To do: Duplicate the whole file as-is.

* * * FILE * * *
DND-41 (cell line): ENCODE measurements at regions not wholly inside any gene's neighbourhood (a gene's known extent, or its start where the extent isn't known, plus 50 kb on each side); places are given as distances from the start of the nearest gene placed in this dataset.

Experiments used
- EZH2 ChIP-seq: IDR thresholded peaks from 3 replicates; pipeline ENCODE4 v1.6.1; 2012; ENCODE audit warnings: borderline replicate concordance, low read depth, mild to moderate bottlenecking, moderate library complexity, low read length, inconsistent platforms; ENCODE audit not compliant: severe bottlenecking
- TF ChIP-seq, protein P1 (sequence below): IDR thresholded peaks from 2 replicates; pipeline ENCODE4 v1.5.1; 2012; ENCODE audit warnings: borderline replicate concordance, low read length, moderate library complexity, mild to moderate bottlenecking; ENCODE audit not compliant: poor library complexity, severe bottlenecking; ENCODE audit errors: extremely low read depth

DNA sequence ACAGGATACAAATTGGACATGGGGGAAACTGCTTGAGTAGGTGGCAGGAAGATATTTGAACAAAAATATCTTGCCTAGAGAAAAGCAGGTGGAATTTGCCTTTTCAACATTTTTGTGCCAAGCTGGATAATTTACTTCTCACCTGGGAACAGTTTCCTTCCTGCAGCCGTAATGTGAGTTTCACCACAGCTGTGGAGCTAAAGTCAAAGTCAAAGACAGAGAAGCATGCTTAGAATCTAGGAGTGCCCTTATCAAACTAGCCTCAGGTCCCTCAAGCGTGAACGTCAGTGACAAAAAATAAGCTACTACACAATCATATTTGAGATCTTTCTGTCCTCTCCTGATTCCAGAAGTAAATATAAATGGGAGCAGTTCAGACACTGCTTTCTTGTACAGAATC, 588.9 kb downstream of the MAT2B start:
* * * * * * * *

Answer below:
DND-41 (cell line): ENCODE measurements at regions not wholly inside any gene's neighbourhood (a gene's known extent, or its start where the extent isn't known, plus 50 kb on each side); places are given as distances from the start of the nearest gene placed in this dataset.

Experiments used
- EZH2 ChIP-seq: IDR thresholded peaks from 3 replicates; pipeline ENCODE4 v1.6.1; 2012; ENCODE audit warnings: borderline replicate concordance, low read depth, mild to moderate bottlenecking, moderate library complexity, low read length, inconsistent platforms; ENCODE audit not compliant: severe bottlenecking
- TF ChIP-seq, protein P1 (sequence below): IDR thresholded peaks from 2 replicates; pipeline ENCODE4 v1.5.1; 2012; ENCODE audit warnings: borderline replicate concordance, low read length, moderate library complexity, mild to moderate bottlenecking; ENCODE audit not compliant: poor library complexity, severe bottlenecking; ENCODE audit errors: extremely low read depth

DNA sequence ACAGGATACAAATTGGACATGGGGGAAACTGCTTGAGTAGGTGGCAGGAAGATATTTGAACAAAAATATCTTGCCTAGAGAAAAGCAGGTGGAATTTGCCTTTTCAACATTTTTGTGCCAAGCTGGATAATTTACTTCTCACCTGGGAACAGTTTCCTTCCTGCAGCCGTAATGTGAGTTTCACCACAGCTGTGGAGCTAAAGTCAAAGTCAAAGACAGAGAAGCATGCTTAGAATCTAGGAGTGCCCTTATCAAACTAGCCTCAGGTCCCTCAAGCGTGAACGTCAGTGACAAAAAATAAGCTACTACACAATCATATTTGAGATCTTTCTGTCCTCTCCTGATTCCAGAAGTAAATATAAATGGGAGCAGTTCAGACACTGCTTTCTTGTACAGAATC, 588.9 kb downstream of the MAT2B start: